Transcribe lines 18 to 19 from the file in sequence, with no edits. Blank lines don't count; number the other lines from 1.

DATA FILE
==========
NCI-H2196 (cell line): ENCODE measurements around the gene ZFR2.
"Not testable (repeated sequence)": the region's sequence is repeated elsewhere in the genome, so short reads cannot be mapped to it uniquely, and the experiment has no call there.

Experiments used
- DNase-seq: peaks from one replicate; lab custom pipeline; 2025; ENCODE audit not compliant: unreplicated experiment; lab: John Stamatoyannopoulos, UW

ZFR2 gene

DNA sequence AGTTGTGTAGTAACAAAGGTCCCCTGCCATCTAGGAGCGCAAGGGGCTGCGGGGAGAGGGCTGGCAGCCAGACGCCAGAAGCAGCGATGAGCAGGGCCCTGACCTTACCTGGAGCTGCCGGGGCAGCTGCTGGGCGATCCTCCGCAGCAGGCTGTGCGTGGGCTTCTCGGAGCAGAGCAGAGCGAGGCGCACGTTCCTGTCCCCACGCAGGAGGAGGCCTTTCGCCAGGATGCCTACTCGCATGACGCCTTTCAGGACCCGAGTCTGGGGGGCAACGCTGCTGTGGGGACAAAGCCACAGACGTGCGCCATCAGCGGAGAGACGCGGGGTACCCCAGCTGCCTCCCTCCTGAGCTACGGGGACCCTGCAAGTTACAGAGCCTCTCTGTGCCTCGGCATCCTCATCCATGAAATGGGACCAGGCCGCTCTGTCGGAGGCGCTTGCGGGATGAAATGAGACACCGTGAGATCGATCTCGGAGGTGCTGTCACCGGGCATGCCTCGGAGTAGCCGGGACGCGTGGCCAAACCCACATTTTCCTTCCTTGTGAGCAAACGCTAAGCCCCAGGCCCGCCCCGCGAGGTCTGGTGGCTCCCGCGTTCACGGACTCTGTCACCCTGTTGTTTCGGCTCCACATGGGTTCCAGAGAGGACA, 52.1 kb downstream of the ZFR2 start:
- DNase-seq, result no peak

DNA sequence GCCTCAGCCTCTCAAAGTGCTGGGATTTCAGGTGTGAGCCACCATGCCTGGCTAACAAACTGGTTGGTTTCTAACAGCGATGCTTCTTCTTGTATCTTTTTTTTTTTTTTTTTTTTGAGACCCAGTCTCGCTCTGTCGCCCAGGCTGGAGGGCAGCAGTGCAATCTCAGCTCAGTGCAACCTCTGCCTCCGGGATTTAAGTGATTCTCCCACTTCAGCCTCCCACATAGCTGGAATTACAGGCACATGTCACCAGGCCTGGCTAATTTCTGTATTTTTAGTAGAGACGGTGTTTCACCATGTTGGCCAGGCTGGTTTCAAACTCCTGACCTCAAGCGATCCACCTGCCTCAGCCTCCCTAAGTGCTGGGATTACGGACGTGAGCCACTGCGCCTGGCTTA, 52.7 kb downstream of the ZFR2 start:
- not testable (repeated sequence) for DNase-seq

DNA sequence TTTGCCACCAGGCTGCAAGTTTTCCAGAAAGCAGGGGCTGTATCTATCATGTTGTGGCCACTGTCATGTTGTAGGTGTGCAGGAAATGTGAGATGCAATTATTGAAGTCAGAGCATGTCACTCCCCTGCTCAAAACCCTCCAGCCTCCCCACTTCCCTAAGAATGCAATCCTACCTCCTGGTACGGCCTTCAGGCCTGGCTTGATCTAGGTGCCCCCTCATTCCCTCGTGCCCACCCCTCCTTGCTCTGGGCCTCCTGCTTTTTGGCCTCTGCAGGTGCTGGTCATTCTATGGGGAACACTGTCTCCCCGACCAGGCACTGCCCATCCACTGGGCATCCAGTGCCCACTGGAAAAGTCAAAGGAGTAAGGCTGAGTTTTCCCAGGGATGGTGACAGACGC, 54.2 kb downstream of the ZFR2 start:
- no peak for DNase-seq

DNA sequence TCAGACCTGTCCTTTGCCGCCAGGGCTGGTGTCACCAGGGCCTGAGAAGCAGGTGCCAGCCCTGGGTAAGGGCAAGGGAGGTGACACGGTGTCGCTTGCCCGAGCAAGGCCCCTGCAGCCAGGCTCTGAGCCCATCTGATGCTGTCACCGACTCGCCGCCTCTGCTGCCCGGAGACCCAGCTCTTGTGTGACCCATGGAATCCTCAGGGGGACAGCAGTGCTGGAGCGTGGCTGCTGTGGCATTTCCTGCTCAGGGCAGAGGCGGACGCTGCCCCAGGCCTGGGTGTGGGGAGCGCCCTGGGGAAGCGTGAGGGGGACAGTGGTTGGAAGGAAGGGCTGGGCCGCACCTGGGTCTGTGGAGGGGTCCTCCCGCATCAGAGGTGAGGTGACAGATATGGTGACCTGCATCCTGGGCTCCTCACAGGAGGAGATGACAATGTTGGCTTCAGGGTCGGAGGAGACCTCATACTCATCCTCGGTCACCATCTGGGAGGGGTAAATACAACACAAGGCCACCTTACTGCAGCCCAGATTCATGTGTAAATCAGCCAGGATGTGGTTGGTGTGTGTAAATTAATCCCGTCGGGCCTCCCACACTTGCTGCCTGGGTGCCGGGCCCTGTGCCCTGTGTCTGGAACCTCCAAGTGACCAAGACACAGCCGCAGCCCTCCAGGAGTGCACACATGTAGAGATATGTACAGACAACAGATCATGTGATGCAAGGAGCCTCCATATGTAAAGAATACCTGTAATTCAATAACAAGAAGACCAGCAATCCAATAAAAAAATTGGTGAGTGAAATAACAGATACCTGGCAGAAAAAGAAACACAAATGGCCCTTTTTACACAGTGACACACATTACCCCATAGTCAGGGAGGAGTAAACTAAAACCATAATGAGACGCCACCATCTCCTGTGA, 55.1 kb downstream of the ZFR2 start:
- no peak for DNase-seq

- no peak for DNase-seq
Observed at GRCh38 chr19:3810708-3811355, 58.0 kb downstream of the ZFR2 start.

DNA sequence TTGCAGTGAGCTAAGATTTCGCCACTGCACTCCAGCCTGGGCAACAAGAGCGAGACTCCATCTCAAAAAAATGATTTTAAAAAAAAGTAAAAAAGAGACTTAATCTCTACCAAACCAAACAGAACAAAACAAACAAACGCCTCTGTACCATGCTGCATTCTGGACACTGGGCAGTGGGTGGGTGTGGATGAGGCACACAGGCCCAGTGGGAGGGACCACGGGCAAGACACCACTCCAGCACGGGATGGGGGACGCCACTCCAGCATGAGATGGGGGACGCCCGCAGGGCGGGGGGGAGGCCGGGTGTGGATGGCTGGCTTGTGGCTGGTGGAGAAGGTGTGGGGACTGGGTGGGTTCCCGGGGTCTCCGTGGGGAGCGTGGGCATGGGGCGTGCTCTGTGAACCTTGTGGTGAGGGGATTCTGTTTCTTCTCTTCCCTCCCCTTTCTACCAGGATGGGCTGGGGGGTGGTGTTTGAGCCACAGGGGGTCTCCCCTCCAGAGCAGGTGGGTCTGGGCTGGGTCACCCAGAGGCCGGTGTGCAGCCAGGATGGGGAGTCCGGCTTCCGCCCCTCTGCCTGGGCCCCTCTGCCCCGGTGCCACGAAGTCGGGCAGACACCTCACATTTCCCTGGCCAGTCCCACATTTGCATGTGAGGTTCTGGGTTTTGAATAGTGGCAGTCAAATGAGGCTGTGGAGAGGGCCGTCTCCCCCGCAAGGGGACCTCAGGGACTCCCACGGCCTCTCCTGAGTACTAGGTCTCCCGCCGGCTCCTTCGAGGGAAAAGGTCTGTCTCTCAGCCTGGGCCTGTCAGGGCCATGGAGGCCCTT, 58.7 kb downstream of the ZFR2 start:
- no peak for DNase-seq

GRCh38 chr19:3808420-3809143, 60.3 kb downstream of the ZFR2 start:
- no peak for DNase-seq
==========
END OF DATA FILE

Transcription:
GRCh38 chr19:3808420-3809143, 60.3 kb downstream of the ZFR2 start:
- no peak for DNase-seq